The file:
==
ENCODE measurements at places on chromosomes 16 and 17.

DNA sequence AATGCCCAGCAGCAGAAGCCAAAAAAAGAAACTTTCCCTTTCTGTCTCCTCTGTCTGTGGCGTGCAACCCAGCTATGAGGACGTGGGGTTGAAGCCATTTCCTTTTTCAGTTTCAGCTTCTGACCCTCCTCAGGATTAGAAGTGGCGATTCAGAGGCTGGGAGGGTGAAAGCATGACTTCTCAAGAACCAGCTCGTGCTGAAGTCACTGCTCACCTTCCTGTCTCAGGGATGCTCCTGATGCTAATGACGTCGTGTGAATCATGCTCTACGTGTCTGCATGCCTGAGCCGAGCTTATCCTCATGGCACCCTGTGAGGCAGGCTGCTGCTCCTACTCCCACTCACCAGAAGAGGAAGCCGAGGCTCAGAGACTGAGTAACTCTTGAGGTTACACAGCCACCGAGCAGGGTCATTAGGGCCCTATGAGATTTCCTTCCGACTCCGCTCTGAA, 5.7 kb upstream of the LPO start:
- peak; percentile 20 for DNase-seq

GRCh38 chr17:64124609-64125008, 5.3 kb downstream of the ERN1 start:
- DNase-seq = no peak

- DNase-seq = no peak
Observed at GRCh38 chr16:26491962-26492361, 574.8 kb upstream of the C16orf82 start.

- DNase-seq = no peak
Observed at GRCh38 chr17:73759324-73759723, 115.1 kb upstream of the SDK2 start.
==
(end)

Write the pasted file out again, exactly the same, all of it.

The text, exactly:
ENCODE measurements at places on chromosomes 16 and 17.

DNA sequence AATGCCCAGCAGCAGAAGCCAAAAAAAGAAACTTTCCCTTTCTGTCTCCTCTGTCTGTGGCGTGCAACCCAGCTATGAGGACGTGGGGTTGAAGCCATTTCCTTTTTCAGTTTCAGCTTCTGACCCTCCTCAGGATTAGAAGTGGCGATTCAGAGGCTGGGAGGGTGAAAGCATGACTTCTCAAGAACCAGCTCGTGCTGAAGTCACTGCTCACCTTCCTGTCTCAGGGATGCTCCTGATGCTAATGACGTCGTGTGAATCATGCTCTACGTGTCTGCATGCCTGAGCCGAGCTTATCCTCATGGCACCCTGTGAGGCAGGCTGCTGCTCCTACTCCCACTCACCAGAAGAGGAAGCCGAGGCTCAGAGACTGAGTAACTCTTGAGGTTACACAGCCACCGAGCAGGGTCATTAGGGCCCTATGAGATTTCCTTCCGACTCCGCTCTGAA, 5.7 kb upstream of the LPO start:
- peak; percentile 20 for DNase-seq

GRCh38 chr17:64124609-64125008, 5.3 kb downstream of the ERN1 start:
- DNase-seq = no peak

- DNase-seq = no peak
Observed at GRCh38 chr16:26491962-26492361, 574.8 kb upstream of the C16orf82 start.

- DNase-seq = no peak
Observed at GRCh38 chr17:73759324-73759723, 115.1 kb upstream of the SDK2 start.